In the Steve McQueen sex-addiction drama, Beharie plays Marianne, a co-worker of the lead nympho, Brandon (Michael Fassbender). She offers him a shot at pure, normal intimacy. Beharie doesn't upstage Fassbender or Carey Mulligan (it's not that kind of role), but she brings more than what you'd normally expect from such a character (SPOILER ALERT: she is introduced for the very purpose of being dismissed). Her ability to be extraordinarily sexy in a heated makeout session (which may just be the mixed-bag movie's most well-choreographed scene) is hypnotic, as much a small feat of physicality as in-the-moment focus.

With Fassy in 'Shame'Compared to her character in American Violet (a headlining part Beharie has said she doesn't expect to land again), the sidelined Marianne is rather thankless. But nothing but good can come from the fact that Beharie is starring in a movie that anyone who gives a hoot about film is absolutely going to see. It's bound to give her profile a long-overdue boost.

Beharie flicks on the horizon include the sports drama The Last Fall, and the afro-centric Small of Her Back and Woman Thou Art Loosed: On the 7th Day. Jot those titles down. Beharie will likely be reason enough to see them.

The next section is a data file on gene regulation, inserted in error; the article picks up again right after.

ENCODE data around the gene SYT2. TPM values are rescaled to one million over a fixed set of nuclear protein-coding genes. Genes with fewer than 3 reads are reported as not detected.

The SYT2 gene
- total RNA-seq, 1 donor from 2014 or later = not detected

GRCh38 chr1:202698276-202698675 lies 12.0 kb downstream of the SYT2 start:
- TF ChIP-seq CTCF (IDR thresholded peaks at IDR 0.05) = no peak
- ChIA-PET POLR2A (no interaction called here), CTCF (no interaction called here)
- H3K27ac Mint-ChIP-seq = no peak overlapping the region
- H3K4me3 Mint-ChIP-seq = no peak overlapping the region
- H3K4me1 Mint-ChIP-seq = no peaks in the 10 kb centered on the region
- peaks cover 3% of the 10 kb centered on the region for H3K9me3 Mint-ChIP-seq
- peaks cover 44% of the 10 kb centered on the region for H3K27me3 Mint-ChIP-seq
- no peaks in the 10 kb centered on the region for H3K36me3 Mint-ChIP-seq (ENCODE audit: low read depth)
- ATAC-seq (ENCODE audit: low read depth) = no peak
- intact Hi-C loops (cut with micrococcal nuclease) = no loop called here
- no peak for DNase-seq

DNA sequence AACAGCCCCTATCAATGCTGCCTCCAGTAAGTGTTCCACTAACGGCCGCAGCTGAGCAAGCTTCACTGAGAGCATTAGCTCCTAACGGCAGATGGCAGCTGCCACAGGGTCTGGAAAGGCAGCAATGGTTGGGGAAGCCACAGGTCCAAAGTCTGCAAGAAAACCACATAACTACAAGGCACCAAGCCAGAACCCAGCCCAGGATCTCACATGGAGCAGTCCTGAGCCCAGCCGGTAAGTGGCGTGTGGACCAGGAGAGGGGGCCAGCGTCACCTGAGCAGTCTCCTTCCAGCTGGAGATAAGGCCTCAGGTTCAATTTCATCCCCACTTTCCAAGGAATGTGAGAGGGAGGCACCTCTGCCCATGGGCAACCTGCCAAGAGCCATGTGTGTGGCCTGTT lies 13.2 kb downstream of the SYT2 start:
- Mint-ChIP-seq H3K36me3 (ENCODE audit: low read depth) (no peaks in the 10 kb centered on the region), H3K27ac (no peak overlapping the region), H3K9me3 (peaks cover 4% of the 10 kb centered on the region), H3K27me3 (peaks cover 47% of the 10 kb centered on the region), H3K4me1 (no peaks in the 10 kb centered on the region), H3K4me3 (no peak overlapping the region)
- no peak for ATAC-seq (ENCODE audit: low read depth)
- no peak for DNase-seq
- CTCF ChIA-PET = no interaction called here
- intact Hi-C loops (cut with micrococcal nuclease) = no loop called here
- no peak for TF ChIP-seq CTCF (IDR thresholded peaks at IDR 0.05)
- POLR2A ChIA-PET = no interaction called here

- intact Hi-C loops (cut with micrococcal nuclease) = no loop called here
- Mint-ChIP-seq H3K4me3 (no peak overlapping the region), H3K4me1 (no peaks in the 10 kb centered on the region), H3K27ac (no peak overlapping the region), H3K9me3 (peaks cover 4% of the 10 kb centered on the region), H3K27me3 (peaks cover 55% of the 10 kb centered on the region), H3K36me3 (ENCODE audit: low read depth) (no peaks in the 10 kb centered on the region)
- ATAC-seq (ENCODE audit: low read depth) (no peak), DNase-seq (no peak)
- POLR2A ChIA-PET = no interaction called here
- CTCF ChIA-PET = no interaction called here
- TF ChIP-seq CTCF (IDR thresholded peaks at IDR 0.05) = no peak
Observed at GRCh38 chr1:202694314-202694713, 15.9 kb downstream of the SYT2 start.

Tuesday
Oct112011

Cast This! All Black "Steel Magnolias"

Everyone is doing it... why shouldn't we? I caught the news on Twitter where everyone I follow (but particularly Joe & Mark) were sounding off about who they'd like to see in the just announced remake of Steel Magnolias (for Lifetime) which will use an all black cast. Since blacktresses and the unfortunate dearth of roles for them are one of our pet topics here at The Film Experience we can't really let this one go without a discussion.

Clockwise from top left: Hannah (Annelle), Maclaine (Ouiser), Parton (Truvy), Field (M'Lynn), Dukakis (Clairee), and Roberts (Shelby)

The original film, a big hit in 1989 that has had an infinite DVD shelf life with the gays, gave Julia Roberts her first Oscar nomination. It was another Oscar vehicle at the time for Sally Field, a star-laden adaptation of a hit play that opened in November, but the only thing Oscar ended up noticing was Julia Roberts all fresh faced and quivering ginormous lips. At the time Sally Field loved to lay claim to discovering Julia though it was the nascent superstar's fourth film to hit theaters.  

She's mine!